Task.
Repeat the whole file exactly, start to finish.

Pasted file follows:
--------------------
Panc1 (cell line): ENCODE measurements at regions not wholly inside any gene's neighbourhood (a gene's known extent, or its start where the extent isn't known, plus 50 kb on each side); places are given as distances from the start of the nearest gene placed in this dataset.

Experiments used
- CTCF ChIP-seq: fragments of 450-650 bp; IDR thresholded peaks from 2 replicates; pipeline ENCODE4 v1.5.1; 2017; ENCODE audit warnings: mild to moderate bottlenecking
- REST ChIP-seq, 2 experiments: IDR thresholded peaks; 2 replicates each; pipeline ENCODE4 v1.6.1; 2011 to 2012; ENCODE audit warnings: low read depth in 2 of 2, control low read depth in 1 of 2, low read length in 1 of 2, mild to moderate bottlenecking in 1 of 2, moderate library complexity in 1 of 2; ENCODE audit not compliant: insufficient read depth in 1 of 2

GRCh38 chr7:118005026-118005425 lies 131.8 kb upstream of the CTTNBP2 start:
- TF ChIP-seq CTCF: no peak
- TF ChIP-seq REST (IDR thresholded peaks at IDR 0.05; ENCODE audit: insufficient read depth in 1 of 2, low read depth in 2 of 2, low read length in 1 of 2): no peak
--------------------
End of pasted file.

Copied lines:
Panc1 (cell line): ENCODE measurements at regions not wholly inside any gene's neighbourhood (a gene's known extent, or its start where the extent isn't known, plus 50 kb on each side); places are given as distances from the start of the nearest gene placed in this dataset.

Experiments used
- CTCF ChIP-seq: fragments of 450-650 bp; IDR thresholded peaks from 2 replicates; pipeline ENCODE4 v1.5.1; 2017; ENCODE audit warnings: mild to moderate bottlenecking
- REST ChIP-seq, 2 experiments: IDR thresholded peaks; 2 replicates each; pipeline ENCODE4 v1.6.1; 2011 to 2012; ENCODE audit warnings: low read depth in 2 of 2, control low read depth in 1 of 2, low read length in 1 of 2, mild to moderate bottlenecking in 1 of 2, moderate library complexity in 1 of 2; ENCODE audit not compliant: insufficient read depth in 1 of 2

GRCh38 chr7:118005026-118005425 lies 131.8 kb upstream of the CTTNBP2 start:
- TF ChIP-seq CTCF: no peak
- TF ChIP-seq REST (IDR thresholded peaks at IDR 0.05; ENCODE audit: insufficient read depth in 1 of 2, low read depth in 2 of 2, low read length in 1 of 2): no peak